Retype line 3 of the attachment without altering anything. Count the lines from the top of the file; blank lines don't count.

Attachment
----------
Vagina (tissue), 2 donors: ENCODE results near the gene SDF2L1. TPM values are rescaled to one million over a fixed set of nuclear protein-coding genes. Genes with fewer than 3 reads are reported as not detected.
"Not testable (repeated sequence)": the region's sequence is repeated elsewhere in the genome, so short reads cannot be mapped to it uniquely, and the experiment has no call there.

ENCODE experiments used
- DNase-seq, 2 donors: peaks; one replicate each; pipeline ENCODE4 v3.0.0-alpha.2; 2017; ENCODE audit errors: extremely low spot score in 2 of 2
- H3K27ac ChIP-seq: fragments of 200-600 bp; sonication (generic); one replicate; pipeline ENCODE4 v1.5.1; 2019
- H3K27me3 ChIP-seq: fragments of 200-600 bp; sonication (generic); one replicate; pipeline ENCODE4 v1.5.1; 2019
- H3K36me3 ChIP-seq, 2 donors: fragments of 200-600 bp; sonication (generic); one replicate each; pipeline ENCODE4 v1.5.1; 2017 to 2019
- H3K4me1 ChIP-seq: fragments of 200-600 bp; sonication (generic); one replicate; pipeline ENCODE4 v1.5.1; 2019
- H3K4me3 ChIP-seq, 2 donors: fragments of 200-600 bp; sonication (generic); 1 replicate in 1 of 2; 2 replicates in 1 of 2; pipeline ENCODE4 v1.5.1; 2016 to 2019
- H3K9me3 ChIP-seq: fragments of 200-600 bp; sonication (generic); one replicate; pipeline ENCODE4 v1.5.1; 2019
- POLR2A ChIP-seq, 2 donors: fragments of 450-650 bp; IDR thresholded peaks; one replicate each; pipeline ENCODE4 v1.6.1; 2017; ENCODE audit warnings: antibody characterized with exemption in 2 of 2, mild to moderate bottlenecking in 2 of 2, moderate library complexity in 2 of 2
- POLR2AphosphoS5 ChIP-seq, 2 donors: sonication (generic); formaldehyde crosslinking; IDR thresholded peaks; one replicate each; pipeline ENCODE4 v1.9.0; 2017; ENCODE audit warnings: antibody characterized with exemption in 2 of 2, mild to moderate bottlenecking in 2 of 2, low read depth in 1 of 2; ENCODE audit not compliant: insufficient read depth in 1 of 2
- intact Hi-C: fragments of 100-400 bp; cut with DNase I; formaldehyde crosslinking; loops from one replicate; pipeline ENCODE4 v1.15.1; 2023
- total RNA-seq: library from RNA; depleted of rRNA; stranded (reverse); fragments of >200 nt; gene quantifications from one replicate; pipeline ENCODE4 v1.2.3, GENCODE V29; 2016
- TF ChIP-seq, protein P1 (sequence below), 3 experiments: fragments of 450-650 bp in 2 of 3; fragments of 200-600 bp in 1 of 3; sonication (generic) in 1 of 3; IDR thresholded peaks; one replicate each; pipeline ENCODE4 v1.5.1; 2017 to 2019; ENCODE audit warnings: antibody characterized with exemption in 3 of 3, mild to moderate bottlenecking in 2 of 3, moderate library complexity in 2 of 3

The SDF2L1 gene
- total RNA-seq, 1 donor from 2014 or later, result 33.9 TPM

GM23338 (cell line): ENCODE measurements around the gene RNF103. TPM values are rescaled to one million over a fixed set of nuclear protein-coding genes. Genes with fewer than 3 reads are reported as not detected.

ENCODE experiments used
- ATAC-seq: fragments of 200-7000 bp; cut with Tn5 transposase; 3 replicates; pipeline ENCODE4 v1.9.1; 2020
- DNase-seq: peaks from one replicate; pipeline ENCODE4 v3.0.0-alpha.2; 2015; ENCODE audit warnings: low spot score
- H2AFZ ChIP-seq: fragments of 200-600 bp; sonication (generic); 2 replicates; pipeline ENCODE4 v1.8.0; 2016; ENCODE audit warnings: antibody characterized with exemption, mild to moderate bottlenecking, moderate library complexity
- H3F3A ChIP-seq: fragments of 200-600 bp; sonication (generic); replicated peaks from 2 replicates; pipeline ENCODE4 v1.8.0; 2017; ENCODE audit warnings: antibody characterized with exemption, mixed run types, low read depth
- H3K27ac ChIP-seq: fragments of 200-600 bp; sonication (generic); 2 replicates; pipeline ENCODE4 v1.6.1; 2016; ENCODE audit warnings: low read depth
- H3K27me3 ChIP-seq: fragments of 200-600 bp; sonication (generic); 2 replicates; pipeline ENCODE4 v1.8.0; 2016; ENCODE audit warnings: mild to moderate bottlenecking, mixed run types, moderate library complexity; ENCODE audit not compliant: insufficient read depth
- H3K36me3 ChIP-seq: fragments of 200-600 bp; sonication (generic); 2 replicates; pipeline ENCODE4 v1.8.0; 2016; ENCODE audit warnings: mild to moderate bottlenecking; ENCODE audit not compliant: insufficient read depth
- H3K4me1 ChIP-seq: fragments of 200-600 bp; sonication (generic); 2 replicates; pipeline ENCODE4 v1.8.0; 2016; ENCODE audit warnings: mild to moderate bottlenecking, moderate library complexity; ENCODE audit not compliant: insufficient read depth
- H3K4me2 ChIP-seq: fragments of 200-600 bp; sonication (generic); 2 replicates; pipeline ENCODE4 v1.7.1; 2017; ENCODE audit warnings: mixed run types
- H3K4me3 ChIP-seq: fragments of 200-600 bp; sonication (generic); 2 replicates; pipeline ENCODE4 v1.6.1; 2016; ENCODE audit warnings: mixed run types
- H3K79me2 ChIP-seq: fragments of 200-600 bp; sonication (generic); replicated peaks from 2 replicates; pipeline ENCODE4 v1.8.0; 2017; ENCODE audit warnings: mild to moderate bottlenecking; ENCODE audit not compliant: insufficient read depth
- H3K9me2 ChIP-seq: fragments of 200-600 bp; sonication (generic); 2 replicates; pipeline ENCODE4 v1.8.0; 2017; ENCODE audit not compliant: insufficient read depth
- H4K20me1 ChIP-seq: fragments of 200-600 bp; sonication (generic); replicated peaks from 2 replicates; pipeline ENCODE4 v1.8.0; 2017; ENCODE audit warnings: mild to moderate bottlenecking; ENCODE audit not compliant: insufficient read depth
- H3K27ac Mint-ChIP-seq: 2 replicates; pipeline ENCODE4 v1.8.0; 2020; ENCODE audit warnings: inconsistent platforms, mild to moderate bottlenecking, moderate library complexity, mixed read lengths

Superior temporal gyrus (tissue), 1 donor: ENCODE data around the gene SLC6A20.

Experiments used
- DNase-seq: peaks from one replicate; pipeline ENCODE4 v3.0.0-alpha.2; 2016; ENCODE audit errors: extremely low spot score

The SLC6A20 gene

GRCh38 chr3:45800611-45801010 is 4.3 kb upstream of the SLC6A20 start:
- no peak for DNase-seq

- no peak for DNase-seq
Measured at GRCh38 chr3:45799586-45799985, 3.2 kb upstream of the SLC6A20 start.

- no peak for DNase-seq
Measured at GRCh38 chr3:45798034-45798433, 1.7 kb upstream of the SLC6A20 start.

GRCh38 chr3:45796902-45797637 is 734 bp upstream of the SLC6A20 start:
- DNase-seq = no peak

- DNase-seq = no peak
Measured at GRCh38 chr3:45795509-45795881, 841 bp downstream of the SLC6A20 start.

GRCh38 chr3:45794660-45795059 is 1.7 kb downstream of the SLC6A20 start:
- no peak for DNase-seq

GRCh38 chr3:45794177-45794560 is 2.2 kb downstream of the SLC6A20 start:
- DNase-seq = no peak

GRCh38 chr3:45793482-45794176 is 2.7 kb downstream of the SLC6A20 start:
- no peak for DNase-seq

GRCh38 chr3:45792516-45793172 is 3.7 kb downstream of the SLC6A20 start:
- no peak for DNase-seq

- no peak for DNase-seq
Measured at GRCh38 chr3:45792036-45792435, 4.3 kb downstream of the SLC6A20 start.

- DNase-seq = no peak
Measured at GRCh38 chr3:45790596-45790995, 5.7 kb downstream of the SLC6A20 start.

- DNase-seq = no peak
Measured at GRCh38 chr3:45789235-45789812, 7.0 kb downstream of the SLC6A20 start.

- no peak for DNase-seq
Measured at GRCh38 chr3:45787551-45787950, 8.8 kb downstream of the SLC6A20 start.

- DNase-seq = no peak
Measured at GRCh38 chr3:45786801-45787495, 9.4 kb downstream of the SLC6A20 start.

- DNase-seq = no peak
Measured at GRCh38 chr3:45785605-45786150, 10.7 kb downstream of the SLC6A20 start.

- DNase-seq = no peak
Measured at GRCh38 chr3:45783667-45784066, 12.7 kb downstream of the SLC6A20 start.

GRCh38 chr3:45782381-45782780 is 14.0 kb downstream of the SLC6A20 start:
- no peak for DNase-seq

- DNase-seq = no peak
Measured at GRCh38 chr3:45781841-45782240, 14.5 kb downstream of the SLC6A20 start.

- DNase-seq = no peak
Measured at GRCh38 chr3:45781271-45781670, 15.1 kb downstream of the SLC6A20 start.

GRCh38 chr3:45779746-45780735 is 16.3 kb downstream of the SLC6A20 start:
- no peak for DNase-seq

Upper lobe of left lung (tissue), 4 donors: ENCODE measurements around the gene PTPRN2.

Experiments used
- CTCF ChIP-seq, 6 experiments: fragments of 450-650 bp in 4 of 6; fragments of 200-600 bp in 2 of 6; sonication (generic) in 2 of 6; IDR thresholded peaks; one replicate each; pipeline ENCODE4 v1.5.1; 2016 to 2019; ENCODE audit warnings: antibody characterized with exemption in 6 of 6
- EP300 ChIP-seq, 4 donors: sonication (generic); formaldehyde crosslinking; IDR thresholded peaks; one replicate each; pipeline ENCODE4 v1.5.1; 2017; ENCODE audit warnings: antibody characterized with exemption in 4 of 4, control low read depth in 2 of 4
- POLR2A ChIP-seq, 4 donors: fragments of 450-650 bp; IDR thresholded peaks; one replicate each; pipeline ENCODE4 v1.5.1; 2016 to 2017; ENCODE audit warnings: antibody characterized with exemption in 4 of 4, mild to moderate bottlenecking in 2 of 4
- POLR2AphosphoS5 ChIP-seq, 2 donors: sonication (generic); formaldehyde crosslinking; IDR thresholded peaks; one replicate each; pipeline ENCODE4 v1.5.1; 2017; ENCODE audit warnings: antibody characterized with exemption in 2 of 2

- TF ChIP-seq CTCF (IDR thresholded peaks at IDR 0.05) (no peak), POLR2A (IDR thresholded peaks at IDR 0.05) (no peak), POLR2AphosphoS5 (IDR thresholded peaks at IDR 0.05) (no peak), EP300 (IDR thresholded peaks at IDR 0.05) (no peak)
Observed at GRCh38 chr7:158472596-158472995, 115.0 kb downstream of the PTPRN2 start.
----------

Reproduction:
ENCODE experiments used